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WHY ISN'T THE INQUIRY LIGHT FLASHING?

 
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DMCKEON
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Joined: Mar 17, 2005
Posts: 22572
Location: Staten Island

PostPosted: Mon Jun 16, 2008 10:42 am    Post subject: WHY ISN'T THE INQUIRY LIGHT FLASHING?
From Mon Jun 16, 2008 3:00 am to Sat Jun 21, 2008 2:59 am (included)
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As reported today in a photo finish the state and city worked out their issues and saved OTB.

Anyone following this could have predicted this outcome as the state was not going to give up on this cash cow no matter how poorly it has been run.

Not that we would wish unemployment on anyone but do you really think that it is fair that the starting salaries of the tellers at NYC OTB are higher then the staring salaries of teachers, cops and firefighters.

NYC OTB clerks make 50% more than clerks at other OTB's and at one point it's labor costs were 75% of its total costs.

Managers of OTB parlors make more then principals in the public school system, it just doesn't seem fair.

Since its inception OTB has been mismanaged and its contribution to NYC has been minimal.

So many fingers in the pie from the state to the NYRA its no wonder that they can't make any money.

It's not surprising that NYC could manage to screw up a bookie operation.

What is surprising is that this comes as a surprise to anyone.

Over ten years ago a study by Morgan Stanley found that for each dollar collected from bettors, New York's OTB spent more on salaries and benefits than other OTBs in the state or private companies that run offtrack betting operations elsewhere.

Back in 1995 Dr. Savas, director of the Privatization Research Organization at Baruch College, stated OTB was "overstaffed, overpaid, and overburdened with expensive leases on its parlors," "A lot of these long-term leases were given out to politically influential people, and the corporation is stuck with them. The overpayment comes from relatively high base salaries for workers, from sweetheart deals with unions for overtime pay, and with a bloated management structure that was rife with political patronage."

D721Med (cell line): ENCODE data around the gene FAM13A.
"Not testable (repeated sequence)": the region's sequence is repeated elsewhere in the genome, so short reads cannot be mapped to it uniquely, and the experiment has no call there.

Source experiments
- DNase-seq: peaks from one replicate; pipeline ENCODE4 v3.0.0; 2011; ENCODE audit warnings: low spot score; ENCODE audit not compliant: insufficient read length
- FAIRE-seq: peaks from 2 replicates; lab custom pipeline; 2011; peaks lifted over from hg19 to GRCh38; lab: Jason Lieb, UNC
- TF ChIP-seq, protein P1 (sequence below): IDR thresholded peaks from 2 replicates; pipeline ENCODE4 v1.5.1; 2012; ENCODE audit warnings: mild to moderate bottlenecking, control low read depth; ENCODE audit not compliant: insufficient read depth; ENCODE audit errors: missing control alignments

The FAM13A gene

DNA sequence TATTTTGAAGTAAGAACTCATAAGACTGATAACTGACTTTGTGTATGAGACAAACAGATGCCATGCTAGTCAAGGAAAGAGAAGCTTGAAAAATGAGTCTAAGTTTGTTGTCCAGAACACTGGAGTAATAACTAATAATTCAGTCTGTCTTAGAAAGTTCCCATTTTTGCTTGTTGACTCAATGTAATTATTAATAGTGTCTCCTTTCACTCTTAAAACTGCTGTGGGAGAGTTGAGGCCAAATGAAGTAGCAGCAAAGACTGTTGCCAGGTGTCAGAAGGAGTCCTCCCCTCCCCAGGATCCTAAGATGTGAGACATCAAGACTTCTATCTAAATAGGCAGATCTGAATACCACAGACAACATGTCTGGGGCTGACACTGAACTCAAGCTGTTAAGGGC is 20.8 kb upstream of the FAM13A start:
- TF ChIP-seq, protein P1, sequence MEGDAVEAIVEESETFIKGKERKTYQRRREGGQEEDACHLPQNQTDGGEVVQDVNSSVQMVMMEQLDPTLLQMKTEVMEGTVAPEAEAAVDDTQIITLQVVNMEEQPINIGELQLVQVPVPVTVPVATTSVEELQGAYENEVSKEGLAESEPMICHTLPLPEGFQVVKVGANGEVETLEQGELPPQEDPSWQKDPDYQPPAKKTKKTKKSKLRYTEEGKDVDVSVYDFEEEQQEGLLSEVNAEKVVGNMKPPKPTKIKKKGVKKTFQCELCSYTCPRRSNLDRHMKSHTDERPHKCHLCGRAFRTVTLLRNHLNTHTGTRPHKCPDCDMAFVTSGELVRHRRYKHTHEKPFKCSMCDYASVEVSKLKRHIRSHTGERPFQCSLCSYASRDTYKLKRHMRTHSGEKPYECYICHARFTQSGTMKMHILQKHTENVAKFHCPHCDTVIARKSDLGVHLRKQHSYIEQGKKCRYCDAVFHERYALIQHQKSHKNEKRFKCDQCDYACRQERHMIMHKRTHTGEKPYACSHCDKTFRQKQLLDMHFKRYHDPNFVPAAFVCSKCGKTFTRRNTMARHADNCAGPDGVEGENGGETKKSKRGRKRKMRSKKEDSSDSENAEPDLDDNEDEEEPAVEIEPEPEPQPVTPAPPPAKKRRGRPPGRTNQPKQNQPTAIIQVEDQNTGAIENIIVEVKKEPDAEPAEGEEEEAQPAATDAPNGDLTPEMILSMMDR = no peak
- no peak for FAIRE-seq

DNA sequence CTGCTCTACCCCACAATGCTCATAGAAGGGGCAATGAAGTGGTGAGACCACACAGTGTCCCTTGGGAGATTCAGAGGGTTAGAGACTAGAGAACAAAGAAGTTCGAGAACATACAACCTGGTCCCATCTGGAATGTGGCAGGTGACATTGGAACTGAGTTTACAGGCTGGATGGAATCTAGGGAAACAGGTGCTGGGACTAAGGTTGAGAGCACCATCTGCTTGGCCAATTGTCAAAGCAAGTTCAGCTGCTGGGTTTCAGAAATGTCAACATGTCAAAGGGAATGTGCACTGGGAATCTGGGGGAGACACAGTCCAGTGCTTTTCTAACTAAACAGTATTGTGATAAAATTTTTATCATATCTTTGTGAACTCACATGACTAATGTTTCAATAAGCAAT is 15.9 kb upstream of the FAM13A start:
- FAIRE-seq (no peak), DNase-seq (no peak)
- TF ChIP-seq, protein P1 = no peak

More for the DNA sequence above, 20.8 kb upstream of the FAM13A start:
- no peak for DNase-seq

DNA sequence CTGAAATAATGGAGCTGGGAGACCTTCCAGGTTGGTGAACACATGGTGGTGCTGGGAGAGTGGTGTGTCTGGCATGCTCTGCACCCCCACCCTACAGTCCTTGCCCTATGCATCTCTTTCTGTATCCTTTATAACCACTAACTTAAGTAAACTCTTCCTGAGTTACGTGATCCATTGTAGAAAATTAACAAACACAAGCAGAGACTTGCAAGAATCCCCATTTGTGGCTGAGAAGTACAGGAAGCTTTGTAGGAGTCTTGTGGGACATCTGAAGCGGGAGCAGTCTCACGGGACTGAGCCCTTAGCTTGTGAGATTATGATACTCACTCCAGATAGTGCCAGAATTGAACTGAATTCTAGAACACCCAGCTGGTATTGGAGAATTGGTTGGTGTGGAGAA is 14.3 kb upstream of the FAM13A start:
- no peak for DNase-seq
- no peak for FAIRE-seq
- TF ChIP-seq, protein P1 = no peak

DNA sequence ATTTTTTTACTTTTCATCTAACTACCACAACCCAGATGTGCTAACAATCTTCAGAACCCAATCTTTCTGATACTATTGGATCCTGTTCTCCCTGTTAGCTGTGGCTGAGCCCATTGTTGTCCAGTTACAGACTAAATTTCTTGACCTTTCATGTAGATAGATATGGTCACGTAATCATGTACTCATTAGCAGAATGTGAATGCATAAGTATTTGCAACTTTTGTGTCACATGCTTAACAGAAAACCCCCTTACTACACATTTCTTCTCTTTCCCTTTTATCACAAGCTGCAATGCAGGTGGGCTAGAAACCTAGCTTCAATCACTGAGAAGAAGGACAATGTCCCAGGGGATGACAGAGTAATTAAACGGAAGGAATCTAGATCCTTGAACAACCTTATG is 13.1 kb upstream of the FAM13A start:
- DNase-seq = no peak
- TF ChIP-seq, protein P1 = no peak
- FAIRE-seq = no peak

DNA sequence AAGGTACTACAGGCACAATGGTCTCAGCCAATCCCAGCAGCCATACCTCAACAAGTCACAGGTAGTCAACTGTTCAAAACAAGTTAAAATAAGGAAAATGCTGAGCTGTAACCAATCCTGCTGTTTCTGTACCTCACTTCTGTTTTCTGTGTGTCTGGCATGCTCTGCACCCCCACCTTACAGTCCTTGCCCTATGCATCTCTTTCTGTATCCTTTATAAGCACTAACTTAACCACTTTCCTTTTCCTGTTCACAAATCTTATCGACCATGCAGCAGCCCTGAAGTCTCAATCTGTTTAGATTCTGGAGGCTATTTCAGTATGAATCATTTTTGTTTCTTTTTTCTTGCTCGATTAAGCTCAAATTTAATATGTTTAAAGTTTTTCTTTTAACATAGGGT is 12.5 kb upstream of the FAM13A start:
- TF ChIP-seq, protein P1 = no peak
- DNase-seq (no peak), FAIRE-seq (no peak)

Below are some quotes from Mayor Bloomberg about OTB;

"I have always had my reservations about city government being involved in gambling. But it is entirely wrong for the the city to lose taxpayer money funding such a questionable endeavor"

"Years of state legislative schemes that favored racing interests over NYC OTB, at the expense of essential city services, have forced the city into a financially untenable situation in which city taxpayers are, in effect, asked to subsidized the state racing industry.

What we find amusing is that these quotes are seven months old having been made in November of 2007.

Seven months later and we just roll over for the state.

But the mayor had to know the problem with OTB existed well before last November

One only has to compare these two press releases from the mayor's office to see that there has been a problem for quite sometime

OTB TO EXCEED $1 BILLION IN WAGERING IN FISCAL YEAR 2000 (6/28/2000)

http://www.nyc.gov/html/om/html/2000a/pr248-00.html


MAYOR BLOOMBERG ADDRESSES OFF TRACK BETTING BOARD BEFORE VOTE TO IMPLEMENT CLOSURE PLAN (2/19/2008)

http://www.nyc.gov/portal/site/nycgov/menuitem.c0935b9a57bb4ef3daf2f1c701c789a0/index.jsp?pageID=mayor_press_release&catID=1194&doc_name=http%3A%2F%2Fwww.nyc.gov%2Fhtml%2Fom%2Fhtml%2F2008a%2Fpr056-08.html&cc=unused1978&rc=1194&ndi=1

If a jockey gave a horse such a bad ride the inquiry light would certainly be flashing.

But when it comes to government oversight of OTB or with all its agencies for that matter it is business as usual.

No oversight, no accountability, political patronage (past presidents have included Allie Sherman of NY Giant fame and one of Guliani's cousins) and the list goes on and on.

And they wonder why they can't turn a profit.

At the end of the race the only ones who lose are the NYC residents who were supposed to benefit.

But I guess I am just beating a dead horse.
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